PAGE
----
Triggering in the ATLAS Experiment
February 18, 2021
The ATLAS experiment at the LHC can record about 1 kHz of physics collisions, out of an LHC design bunch crossing rate of 40 MHz. To achieve a high selection efficiency for rare physics events (such as beyond the Standard Model physics) while reducing the large background rate, a two-level trigger system is used. The event selection is based on physics signatures, such as the presence of energetic leptons, photons, jets or missing energy. In addition, the trigger system exploits algorithms using topological information and multivariate methods to carry out the filtering for the many physics analyses pursued by the ATLAS collaboration. In Run 2, around 1500 individual selections, the trigger chains, are included in the trigger menu specifying the selection algorithms to be used for data taking. Trigger menus must reflect the physics goals for a given data-taking period, taking the instantaneous luminosity of the LHC and limitations from the ATLAS detector readout and offline processing farm into account. An overview of the 2015–2018 trigger system and its performance is presented.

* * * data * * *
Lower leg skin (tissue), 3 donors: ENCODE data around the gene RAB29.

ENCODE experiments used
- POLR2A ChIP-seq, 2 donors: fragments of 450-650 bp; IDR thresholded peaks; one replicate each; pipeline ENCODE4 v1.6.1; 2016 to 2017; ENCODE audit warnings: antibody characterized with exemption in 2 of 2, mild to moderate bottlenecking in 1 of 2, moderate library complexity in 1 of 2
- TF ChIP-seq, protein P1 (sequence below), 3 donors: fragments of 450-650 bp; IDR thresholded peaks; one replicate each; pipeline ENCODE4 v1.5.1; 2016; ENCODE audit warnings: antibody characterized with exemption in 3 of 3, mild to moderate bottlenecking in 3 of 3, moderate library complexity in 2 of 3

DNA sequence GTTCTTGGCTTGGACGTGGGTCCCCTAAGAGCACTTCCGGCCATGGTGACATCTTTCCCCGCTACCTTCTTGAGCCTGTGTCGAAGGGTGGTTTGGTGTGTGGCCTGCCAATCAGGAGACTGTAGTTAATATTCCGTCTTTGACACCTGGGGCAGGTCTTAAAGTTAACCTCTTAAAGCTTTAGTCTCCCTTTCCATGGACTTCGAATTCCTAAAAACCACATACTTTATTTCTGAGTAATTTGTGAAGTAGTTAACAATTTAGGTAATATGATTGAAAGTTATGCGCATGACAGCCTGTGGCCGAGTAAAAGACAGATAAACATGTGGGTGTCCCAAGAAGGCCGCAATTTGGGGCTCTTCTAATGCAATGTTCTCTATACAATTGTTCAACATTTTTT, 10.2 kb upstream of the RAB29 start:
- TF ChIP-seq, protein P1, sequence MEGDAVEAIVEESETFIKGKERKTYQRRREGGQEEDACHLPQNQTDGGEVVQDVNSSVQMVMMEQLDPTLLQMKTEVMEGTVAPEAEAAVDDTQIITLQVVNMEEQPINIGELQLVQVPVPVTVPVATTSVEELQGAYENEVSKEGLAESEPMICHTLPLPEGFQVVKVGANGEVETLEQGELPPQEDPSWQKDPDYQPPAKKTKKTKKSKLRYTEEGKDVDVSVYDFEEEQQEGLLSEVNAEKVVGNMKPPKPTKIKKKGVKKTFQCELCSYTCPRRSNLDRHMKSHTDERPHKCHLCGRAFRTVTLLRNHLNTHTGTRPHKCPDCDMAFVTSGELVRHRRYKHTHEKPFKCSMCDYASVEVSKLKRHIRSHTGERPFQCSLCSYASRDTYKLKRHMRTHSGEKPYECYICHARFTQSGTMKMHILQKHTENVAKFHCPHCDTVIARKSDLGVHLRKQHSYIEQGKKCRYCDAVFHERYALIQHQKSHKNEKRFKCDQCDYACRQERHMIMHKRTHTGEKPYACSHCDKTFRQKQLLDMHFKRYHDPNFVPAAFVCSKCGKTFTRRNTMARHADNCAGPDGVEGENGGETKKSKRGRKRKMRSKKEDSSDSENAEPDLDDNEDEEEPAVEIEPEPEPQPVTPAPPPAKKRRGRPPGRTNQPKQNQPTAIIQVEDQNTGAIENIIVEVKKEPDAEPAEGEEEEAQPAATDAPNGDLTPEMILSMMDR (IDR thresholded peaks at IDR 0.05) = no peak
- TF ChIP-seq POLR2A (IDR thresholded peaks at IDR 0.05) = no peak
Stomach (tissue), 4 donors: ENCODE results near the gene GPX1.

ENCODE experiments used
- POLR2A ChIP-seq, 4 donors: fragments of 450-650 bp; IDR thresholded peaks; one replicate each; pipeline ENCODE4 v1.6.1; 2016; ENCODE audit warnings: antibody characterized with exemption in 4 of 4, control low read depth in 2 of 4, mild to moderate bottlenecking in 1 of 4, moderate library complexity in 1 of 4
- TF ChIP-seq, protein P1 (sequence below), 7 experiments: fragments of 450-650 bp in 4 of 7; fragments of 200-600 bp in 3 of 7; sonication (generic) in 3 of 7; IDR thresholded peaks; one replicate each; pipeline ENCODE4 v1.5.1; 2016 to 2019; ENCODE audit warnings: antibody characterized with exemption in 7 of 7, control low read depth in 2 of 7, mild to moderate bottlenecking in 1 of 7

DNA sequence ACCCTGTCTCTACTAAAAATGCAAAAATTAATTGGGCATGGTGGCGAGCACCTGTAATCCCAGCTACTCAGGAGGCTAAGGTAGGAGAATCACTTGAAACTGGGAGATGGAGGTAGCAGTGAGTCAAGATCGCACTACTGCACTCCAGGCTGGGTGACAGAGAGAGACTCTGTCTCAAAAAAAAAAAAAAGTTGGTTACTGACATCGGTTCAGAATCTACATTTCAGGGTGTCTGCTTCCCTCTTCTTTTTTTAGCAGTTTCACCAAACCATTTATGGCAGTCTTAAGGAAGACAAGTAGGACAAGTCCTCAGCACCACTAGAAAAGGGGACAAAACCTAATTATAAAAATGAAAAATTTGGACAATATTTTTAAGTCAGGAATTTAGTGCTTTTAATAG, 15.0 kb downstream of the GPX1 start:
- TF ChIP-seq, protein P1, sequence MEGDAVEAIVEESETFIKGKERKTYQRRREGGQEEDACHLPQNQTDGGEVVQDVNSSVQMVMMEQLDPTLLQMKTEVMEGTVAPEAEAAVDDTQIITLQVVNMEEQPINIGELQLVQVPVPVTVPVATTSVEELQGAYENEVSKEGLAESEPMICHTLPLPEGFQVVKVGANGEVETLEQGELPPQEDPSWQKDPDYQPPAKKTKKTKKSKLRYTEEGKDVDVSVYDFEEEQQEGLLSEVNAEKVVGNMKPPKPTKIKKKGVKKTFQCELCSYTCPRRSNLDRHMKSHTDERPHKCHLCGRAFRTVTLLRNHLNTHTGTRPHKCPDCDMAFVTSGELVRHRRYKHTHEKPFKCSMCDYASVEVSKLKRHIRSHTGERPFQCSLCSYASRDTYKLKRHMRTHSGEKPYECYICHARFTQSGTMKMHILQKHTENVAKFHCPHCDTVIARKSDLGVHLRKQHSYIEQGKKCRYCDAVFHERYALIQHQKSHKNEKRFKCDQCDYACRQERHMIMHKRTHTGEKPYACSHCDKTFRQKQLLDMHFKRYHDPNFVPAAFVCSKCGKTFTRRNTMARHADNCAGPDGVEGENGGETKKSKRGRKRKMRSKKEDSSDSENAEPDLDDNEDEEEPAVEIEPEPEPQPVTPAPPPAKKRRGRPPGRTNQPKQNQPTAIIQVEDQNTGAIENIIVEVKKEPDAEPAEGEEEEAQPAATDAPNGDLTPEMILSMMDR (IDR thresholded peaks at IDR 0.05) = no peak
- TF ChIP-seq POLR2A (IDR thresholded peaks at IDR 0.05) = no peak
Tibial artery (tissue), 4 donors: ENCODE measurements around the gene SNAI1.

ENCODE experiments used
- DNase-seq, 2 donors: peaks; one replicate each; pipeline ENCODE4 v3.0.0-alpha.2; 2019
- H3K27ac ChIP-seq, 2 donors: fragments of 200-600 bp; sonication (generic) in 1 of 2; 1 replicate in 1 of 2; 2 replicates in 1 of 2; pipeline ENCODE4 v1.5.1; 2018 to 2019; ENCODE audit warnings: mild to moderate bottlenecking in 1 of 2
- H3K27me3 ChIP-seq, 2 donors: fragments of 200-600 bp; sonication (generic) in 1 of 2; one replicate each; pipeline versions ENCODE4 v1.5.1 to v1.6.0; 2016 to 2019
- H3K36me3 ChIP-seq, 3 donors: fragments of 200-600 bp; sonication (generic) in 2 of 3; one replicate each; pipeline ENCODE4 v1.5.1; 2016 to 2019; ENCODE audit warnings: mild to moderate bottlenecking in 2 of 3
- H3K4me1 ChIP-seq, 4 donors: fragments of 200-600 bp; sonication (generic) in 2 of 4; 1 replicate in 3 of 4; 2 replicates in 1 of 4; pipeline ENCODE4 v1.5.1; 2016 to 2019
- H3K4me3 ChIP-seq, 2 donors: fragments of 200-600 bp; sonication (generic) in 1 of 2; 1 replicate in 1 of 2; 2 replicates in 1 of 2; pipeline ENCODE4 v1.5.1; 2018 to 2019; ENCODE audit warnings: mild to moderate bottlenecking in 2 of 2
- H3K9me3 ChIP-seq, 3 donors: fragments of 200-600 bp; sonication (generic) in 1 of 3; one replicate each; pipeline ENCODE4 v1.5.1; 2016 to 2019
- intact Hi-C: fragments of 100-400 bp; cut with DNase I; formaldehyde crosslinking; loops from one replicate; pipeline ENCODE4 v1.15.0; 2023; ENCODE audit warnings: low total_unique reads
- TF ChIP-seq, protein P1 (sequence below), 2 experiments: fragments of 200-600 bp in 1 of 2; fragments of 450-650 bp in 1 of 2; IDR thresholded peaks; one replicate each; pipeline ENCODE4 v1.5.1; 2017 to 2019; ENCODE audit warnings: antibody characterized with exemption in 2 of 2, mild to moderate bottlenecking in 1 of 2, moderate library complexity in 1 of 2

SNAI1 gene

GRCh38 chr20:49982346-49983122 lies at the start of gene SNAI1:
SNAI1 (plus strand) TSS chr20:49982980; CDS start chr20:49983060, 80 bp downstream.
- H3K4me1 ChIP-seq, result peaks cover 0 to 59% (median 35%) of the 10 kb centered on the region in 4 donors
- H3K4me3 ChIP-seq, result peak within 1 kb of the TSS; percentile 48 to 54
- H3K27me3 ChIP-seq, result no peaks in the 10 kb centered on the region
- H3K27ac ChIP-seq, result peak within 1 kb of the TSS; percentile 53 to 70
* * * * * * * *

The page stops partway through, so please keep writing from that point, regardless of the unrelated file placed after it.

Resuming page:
How to cite
Metadata are provided both in "article" format (very similar to INSPIRE) as this helps creating
very compact bibliographies which can be beneficial to authors and
readers, and in "proceeding" format
which is more detailed and complete.